Exercise and migraines — to those who have had these debilitating headaches, this may sound like an impossible combination. Before we explore it further, however, let’s look at what migraines are.
Migraines are the 3rd most prevalent illness worldwide, affecting 39 million in the United States and 1 billion worldwide. Women are affected 3 times more often than men. In the US, 1 out of every 4 households has someone in it that has migraines. Migraines are most commonly experienced between the ages of 25 and 55. As many as 90 percent of people with migraines have a family member that also has migraines. While some people only get migraines on occasion, there are others that get them almost daily.
Migraines are not just bad headaches. They are neurological in origin and are accompanied by neurological symptoms. The symptoms include the following:
- Throbbing or pulsating head pain that is moderate to severe and intensifies with movement
- It may only affect one side of the head, but in a third of the cases it affects both sides
- The pain may be felt anywhere around the head or neck
- Pain increases over a 1- to 2-hour period
- The head pain lasts anywhere from 4 to 72 hours
- Nausea and vomiting are often present
- Sensitivity to light, sound, and certain odors
If you have a migraine with an aura, you will have some type of warning sign that comes on before a migraine. These warning signs:
- May come before or at the same time as the head pain begins
- May occur without head pain
- Usually take about 5 to 20 minutes to develop and last less than 60 minutes
- Most commonly auras are visual disturbances but can also be motor, sensory, or a combination
- The most common positive visual phenomenon is an arc or a band of absent vision with a shimmering or glittering zigzag border
Physical symptoms during migraines may include:
- Head or neck tenderness
- Rapid heartbeat
- High blood pressure
In order to diagnose a migraine, patient history is vital. The International Headache Society has certain diagnostic criteria. For one thing, patients must have had at least 5 migraine attacks that lasted from 4 to 72 hours with at least two of the following criteria:
- Unilateral location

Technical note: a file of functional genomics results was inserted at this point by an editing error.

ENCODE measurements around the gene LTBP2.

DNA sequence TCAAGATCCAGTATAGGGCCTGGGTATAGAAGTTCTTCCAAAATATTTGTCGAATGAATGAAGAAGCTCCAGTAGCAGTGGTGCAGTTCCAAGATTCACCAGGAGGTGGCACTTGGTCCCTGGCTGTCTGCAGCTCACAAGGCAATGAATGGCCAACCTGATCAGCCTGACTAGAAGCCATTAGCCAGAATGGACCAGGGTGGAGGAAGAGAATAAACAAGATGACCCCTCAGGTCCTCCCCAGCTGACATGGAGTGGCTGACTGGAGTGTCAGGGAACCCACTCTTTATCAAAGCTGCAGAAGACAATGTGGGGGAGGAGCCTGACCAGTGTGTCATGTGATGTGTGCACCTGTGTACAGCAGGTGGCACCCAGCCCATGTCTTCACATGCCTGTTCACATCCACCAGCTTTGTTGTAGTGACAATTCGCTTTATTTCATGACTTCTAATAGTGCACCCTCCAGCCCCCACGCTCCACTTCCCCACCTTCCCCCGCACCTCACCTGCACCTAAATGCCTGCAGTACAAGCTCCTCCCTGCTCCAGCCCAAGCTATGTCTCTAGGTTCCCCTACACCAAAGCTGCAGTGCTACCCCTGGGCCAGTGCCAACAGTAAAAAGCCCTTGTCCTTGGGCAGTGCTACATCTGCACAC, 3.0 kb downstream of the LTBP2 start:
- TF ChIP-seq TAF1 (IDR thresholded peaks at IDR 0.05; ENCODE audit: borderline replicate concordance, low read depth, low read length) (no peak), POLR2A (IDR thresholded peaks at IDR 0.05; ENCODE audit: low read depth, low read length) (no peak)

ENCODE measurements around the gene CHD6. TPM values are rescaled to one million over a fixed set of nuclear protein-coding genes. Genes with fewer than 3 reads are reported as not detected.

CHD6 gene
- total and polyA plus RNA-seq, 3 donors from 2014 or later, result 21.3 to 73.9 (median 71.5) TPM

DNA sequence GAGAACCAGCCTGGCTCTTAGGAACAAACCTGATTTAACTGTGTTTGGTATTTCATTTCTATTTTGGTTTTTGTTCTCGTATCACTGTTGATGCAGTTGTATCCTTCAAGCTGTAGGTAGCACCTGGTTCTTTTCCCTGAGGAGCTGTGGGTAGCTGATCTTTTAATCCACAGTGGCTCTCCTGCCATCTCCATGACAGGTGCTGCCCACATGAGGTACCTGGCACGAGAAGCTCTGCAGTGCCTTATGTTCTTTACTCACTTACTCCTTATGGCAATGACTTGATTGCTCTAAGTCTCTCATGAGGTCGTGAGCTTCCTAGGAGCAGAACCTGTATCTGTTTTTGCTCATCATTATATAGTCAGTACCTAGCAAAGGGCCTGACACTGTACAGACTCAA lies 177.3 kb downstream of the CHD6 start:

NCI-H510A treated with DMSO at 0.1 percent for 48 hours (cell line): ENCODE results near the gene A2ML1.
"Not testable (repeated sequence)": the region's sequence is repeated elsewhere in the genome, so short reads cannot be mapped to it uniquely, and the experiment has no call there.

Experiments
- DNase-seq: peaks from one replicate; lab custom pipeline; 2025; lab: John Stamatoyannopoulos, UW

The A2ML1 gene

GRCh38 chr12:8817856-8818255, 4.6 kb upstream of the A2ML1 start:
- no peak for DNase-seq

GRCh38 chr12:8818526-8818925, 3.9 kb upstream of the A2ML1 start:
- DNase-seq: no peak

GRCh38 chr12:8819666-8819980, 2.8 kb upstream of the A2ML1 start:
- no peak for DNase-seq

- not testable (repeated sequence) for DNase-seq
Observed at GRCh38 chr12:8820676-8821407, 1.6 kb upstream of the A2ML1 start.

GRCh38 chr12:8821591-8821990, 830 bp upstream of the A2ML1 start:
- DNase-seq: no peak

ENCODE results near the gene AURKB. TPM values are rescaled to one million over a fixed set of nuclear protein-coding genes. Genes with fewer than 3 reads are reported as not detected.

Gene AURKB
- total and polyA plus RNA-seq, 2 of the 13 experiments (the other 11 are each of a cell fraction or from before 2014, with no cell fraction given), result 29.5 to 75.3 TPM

- A pulsating quality
- Moderate to severe pain
- Made worse by routine physical activity such as walking or climbing stairs
To learn more about the connection between head and neck injuries and migraines download our complimentary e-book Natural and Drug-Free Ways to End Your Migraines by clicking the image below.
The patient must have also had at least one of the following:
- Light sensitivity
- Sound sensitivity
These symptoms must not be able to be attributed to any other disorder.
Can Migraines Be Helped Through Exercise?
Research is being conducted suggesting that regular cardiovascular exercise can help to keep migraines at bay. A study done in Sweden noted patients with migraines had fewer of them after doing 40-minute cycling workouts 3 times a week for 3 months. This was comparable to results of one of the top migraine drugs, topiramate, without the side effects of depression, tremors, and cognitive impairment. Aerobic workouts were also seen to help with regular migraines, according to the director of the New York Headache Center in Manhattan, NY.
Why does this help? A couple of theories may apply:
- Breaking out in a sweat may be a stress reliever. Since migraines are often triggered by stress and you are eliminating the trigger, the migraines do not start.
- Endorphins may play a role. These feel-good chemicals are released when you exercise and they actually work as blockers to your pain sensors. They are natural painkillers.
It is important to note since migraines are often brought about by many different factors, such as genetics, lack of sleep, or certain foods, exercise is not going to work in every situation. However, one study in Germany found that 65 percent of people with migraines were helped making it as effective as the best meds on the market.
It is recommended that patients do a half hour of some type of moderate cardiovascular exercise, such as jogging, biking, or swimming, three times a week. These should be slow and steady workouts, not high intensity. Overexerting yourself can trigger headaches, so keep your heart rate no higher than 150 BPM. If you do not have a heart rate monitor, then breathe only through your nose. This will help you see if you are exercising too hard if you cannot keep a regular breathing pattern.
Additional Help for Migraines
While exercise is very important to help ward off migraines, sometimes more help is needed. It has been noted by various case studies that migraines are often related to a misalignment of the bones of the upper cervical spine. The C1 and C2 vertebrae are susceptible to misalignments due to such things as whiplash, sporting accidents, and simple trips and falls. A misalignment in this part of the neck puts stress on the brainstem and causes it to send improper signals to the brain. Blood and cerebrospinal fluid flow to the brain can also be hindered by this type of misalignment. These things can easily cause migraines to occur.
Here at Atlas Chiropractic in Taylor, Texas, we use a gentle method to encourage the bones to move back into their proper place. We do not need to resort to popping or cracking the neck to get positive results. A case study done of 101 people with migraines proves that this type of care works. Most of them saw an improvement in or an elimination of their migraines in only one or two adjustments.
To schedule a complimentary consultation with Dr. Seivert call 512-352-1300 or just click the button below.
if you are outside of the local area you can find an Upper Cervical Doctor near you at www.uppercervicalawareness.com.